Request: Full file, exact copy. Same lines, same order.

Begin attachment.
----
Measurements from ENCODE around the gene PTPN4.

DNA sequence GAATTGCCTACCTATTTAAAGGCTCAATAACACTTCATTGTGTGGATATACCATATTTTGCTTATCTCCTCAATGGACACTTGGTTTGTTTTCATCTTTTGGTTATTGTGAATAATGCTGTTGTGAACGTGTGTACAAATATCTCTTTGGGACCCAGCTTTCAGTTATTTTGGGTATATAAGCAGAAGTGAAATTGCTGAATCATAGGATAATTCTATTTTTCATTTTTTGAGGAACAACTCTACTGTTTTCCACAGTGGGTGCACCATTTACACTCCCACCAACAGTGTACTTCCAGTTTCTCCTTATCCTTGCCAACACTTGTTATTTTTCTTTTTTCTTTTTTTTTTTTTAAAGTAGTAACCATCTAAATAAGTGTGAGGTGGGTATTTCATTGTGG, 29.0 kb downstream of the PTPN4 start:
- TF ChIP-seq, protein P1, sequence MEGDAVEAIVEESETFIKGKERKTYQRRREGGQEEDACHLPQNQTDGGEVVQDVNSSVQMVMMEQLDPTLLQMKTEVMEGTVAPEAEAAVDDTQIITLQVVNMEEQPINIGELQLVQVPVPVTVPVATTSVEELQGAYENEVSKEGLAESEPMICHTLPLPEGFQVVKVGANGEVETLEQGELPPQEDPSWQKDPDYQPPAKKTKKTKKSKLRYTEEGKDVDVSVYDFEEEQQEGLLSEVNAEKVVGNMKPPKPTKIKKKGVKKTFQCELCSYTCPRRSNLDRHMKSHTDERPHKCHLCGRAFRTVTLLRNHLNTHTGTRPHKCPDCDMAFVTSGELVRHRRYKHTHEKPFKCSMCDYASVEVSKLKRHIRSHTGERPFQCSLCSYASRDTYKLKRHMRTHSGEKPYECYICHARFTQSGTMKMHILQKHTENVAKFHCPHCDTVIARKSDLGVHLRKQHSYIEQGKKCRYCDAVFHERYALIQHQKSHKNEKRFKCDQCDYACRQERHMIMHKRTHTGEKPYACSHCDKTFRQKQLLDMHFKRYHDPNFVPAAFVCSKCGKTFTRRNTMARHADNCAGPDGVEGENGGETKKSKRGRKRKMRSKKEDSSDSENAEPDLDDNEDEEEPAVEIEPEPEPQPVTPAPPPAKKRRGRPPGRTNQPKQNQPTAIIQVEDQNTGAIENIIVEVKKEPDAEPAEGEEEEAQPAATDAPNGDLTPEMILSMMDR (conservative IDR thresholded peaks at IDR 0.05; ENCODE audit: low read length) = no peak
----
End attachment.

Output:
Measurements from ENCODE around the gene PTPN4.

DNA sequence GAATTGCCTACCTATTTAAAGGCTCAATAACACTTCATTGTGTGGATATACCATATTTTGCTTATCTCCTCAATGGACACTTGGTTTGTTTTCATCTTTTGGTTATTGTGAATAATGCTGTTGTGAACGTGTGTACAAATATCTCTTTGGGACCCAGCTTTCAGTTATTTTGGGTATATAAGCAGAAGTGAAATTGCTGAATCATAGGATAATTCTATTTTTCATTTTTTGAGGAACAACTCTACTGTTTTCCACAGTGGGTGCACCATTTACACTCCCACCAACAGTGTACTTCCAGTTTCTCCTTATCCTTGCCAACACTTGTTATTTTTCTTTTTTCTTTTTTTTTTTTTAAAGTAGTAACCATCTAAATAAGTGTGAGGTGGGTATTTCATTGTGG, 29.0 kb downstream of the PTPN4 start:
- TF ChIP-seq, protein P1, sequence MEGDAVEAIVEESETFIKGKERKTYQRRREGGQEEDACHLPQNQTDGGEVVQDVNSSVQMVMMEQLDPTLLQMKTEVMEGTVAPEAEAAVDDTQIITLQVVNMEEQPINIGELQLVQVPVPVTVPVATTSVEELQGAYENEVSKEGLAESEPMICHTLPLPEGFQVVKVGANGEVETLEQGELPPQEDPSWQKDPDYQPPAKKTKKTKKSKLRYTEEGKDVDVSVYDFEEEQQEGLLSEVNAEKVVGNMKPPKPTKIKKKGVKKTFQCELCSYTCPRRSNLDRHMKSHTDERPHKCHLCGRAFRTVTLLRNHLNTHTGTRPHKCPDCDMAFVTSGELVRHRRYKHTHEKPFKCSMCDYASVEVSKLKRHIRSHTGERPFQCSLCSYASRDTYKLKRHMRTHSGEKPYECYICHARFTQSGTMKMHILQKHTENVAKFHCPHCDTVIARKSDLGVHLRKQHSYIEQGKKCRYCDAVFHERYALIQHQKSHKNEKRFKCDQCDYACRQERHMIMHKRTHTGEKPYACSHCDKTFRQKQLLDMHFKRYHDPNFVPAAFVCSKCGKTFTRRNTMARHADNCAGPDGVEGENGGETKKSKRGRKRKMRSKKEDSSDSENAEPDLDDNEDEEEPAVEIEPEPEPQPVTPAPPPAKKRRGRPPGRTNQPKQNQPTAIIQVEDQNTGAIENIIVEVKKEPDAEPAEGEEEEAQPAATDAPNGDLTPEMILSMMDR (conservative IDR thresholded peaks at IDR 0.05; ENCODE audit: low read length) = no peak